Xian Gaza surrenders following arrest warrants, condemns ‘brainwashing’ in networking
Xian Gaza has turned himself in to authorities after two warrants of arrest were issued against him.
The self-proclaimed CEO, whose claim to fame is asking an actress out through a billboard, has allegedly shirked away from paying back two investors who shelled out funds for a coffee-shop business, according to news reports.
The victims, Jaime Asuncion and Melinda Cruz, took their cases to the Malabon Metropolitan Trial Court, charging him with violation of Batas Pambansa (BP) 22, or the Anti-Bouncing Check Law.
In an interview with DZMM, Asuncion revealed that Gaza initially approached her to invest into the business. Gaza partially repaid the debt before reneging on the rest of the payment.
He then reached out to Cruz for funding; she forked over P2 million in exchange for profit sharing in the coffee business. But like Asuncion, she only received a partial amount before the payment could be completed.
ABS-CBN News reports that Gaza admitted he was bankrupt and that he couldn’t afford to compensate the complainants. He disclosed that he had used the sum from Cruz for a financing business, but that his debtors had also failed to pay their dues.
Gaza condemns networking
Though Gaza seems to have made light of the situation with his social media posts, today he announced his surrender.
He also posted a criticism of people involved in networking marketing or multi-level marketing, claiming that they “brainwashed” others through “materialistic indoctrination.”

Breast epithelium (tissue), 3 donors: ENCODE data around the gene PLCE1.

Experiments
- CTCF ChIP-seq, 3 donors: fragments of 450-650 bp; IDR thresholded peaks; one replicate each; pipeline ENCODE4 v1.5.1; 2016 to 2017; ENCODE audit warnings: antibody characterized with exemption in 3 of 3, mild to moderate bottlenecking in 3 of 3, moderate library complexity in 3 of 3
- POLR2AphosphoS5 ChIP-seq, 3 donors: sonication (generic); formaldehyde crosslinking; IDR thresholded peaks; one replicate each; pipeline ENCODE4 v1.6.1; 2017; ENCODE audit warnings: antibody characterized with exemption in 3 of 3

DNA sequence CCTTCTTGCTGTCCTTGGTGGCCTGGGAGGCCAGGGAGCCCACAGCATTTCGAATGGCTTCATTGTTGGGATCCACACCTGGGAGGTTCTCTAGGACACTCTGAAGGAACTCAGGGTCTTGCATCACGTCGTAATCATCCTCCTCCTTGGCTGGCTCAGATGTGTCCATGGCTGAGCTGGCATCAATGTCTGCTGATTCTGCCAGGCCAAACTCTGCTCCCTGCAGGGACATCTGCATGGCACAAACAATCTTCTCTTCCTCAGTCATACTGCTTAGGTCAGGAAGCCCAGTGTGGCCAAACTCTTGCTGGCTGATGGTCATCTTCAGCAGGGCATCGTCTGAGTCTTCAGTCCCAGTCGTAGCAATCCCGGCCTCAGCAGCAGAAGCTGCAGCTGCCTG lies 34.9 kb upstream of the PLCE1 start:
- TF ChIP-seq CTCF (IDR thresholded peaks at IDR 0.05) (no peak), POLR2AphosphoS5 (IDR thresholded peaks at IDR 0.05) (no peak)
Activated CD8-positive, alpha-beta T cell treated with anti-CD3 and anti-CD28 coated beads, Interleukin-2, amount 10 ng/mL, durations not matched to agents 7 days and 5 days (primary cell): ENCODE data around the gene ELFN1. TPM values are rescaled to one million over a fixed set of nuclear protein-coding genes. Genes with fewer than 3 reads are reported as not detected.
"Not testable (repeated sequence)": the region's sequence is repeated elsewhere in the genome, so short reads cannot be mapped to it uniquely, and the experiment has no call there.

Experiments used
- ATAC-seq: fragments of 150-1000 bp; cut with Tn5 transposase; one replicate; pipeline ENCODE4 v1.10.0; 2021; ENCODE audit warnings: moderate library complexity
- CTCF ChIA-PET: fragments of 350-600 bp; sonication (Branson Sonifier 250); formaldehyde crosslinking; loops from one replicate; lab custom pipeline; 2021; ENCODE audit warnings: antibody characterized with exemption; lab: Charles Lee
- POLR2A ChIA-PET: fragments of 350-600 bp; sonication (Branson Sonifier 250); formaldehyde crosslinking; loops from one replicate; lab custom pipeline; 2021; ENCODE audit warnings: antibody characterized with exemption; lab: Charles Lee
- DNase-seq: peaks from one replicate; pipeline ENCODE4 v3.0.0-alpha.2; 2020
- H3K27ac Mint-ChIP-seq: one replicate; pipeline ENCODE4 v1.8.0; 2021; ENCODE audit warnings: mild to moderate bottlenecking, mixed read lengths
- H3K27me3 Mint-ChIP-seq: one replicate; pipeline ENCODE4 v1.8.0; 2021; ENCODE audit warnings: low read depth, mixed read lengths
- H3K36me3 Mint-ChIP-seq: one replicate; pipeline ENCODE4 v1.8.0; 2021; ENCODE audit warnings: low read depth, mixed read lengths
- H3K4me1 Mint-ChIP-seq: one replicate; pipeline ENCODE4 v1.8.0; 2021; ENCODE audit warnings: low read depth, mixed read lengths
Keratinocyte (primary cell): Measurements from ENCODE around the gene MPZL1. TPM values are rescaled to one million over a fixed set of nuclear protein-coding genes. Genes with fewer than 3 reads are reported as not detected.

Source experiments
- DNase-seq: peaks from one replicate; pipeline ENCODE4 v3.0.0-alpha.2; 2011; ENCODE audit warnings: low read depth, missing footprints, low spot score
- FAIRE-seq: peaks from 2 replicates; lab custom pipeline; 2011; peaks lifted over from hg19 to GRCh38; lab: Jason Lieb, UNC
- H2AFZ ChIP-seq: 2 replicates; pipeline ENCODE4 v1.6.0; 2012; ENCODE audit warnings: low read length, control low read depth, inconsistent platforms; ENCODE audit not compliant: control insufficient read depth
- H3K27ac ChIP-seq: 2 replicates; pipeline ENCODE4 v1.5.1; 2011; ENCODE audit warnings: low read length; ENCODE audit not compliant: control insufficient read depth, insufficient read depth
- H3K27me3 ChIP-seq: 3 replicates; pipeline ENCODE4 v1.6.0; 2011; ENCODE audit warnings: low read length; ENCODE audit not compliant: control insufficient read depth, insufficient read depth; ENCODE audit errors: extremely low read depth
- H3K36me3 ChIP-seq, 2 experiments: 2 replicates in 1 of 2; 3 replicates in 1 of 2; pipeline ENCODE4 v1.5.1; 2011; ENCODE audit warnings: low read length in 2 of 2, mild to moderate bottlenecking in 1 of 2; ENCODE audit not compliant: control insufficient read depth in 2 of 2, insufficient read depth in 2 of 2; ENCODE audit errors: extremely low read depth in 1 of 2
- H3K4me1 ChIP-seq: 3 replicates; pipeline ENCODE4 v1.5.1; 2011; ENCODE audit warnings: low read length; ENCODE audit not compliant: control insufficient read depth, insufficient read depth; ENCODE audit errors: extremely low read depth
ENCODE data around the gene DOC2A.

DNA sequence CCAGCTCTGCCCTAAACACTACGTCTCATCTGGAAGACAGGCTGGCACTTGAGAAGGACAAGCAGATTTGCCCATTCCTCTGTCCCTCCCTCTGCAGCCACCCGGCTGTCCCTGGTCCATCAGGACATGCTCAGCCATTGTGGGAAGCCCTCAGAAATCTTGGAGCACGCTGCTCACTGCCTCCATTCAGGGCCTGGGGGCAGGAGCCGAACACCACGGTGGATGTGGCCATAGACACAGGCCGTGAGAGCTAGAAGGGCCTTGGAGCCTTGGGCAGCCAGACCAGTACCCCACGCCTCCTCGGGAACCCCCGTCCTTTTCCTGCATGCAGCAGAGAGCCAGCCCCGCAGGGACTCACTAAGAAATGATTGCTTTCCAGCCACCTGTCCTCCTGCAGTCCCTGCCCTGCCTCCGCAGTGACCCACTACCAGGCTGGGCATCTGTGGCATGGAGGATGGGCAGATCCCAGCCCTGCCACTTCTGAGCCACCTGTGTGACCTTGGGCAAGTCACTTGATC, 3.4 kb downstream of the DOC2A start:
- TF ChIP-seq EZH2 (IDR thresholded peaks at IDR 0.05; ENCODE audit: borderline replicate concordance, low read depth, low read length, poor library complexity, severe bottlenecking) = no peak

Multi-level marketing (MLM) is a direct-selling strategy wherein companies encourage distributors to gain recruits by paying them a cut of their recruits’ sales. Though MLM is a legal marketing model, it is associated with pyramid schemes.
Unlike MLM, pyramid schemes earn mainly through steep registration fees of recruits rather than through product sales. Those who participate in the scam recover their registration cost by enticing more people to join, earning more as they rise up the organization.
Some networking companies attract new recruits with promises that they, too, can afford their own car and other luxuries; for Gaza, such practices should end.
“Teach them the real meaning of success, that it’s all about happiness,” he urged. “Maybe we could stop the unending cycle of scams which are all executed by former networkers—a very sad reality. Maybe we could stop another Xian Gaza being created by the industry every hour.”
He shared a photo of himself when he was 13, supposedly a year before Gaza “became a brainwashed networker at the age of 14 and eventually chose the shady path of ‘scamming’ at the age of 18.”
Speaking in third person, he revealed that he has received “47 NBI/court subpoenas and 7 warrants of arrest to date until he finally liberated himself from the indoctrination that enslaved him a decade ago.” Niña V. Guno /ra
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